Growing Concerns Over Avian Influenza's Spread to Humans and Other Species

Growing Concerns Over Avian Influenza's Spread to Humans and Other Species
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Thursday 18 April 2024, 19:08 - Last updated: 19 April, 08:19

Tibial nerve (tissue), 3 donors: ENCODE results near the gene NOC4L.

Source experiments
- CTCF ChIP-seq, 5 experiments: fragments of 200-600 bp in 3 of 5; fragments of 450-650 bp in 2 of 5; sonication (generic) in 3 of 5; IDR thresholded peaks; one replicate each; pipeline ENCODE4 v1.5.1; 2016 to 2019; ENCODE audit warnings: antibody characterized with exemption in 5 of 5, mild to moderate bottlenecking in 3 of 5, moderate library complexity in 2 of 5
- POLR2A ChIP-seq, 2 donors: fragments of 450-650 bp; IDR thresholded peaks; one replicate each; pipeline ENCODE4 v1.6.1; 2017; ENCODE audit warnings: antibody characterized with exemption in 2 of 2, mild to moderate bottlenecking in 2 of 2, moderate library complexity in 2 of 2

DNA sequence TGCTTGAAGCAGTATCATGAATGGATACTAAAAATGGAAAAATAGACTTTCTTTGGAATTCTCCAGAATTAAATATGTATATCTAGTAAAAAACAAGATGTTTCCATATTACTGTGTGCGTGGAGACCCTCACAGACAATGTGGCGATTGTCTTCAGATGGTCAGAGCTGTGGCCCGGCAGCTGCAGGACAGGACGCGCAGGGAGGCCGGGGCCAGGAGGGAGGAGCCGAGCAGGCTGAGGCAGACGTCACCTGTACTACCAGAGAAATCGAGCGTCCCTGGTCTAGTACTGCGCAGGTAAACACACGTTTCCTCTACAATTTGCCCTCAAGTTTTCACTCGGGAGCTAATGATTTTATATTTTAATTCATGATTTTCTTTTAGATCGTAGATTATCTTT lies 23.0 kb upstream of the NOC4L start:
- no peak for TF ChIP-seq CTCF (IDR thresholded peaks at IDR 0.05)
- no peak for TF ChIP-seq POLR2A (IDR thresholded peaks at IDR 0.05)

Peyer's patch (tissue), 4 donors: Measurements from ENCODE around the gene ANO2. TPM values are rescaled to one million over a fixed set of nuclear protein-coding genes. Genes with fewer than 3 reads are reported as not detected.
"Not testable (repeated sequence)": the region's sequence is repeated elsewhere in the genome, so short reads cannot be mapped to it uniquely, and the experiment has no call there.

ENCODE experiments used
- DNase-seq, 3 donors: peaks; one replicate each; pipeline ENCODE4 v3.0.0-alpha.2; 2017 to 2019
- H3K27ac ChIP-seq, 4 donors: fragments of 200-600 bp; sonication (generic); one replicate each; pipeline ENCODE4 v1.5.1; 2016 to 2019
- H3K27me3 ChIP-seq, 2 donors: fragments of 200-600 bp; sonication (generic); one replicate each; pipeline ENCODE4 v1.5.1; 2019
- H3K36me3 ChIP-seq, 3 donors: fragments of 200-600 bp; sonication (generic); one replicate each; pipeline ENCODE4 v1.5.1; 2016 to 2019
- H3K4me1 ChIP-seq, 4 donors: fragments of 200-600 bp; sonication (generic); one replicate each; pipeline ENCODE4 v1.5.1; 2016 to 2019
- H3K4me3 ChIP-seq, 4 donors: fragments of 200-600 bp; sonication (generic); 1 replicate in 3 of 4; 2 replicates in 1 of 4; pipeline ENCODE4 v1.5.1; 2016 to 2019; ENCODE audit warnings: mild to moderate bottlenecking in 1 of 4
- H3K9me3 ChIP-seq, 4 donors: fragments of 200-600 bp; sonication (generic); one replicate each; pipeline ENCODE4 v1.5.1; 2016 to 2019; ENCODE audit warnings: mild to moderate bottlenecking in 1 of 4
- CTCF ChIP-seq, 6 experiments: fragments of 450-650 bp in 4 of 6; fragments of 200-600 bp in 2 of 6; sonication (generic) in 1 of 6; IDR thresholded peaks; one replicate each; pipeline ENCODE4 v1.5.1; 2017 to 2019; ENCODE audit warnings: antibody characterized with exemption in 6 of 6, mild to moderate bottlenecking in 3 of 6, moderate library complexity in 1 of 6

Concern continues to grow worldwide over the spread of avian influenza, amid fears that it could become a concrete threat to humans as well. The latest alert comes from the World Health Organization (WHO), which today expressed "enormous concern" over the increasing spread of the H5N1 strain of avian influenza to new species, including humans. "It remains, I think, a great concern," said Jeremy Farrar, head of the United Nations health agency, at a press conference in Geneva. Avian influenza, alert in New York. Appeal to citizens: "Do not touch birds or sick animals." The fear, he explained, is that the H5N1 virus, which in people infected through contact with infected animals has shown "an extraordinarily high mortality rate," will adapt to become capable of transmission from human to human. Currently, there is no evidence of human-to-human transmission of the H5N1 virus. Between 2003 and April 1, 2024, WHO has reported a total of 889 human cases of avian influenza in 23 countries, including 463 deaths, bringing the mortality rate to 52%. At the beginning of April, American authorities reported that a person had tested positive for avian influenza after being infected by a dairy cow in Texas. Currently, cases of transmission to humans are very rare. A nine-year-old child, carrying the H5N1 strain, died of avian influenza in Cambodia in February, after three deaths in the same country in 2023. In the United States, the patient showed "eye redness (corresponding to conjunctivitis) as the only symptom," authorities said, adding that he was isolated and treated with an antiviral drug used for influenza. "When it enters the mammalian population, then it gets closer to humans," Farrar said again, warning that "this virus is just looking for new hosts. It's a real concern." Farrar then called for strengthening monitoring, warning that it is "very important to understand how many human infections are occurring, because that's where the virus will adapt." He also stated that efforts are underway to develop vaccines and therapies for H5N1 and emphasized the need to ensure that regional and national health authorities around the world have the ability to diagnose the virus, so that "if H5N1 were to reach humans, with transmission from human to human, the world would be able to respond immediately," he concluded, urging equitable access to vaccines, therapies, and diagnostics. In a recent report, the European Centre for Disease Prevention and Control (ECDC) and the European Food Safety Authority (EFSA) also expressed strong concern: "If avian influenza A/H5N1 viruses acquired the ability to spread among humans, large-scale transmission could occur." In the midst of the pandemic, in 2020, a new variant of the A/H5N1 virus (named 2.3.4.4b) appeared and quickly became dominant. Since then, the "number of infections and transmission events among different animal species" has increased, the report reads. These continuous passages between animals and different species increase the chances for the virus to mutate or acquire portions of other viruses that make it more suited to infect mammals. In reality, A/H5N1 has already taken steps in this direction. It has learned to multiply more effectively in mammalian cells and to evade some components of the immune response. This has already allowed it in recent years to strike a wide range of wild mammals and also pets, such as cats. Lastly, the case of the infected cow in the USA. In Italy, 11 new outbreaks of highly pathogenic avian influenza of subtype H5N1 have been confirmed in poultry farms between the end of March 2023 and December 2023. So far in 2024, only one outbreak has been confirmed in February.
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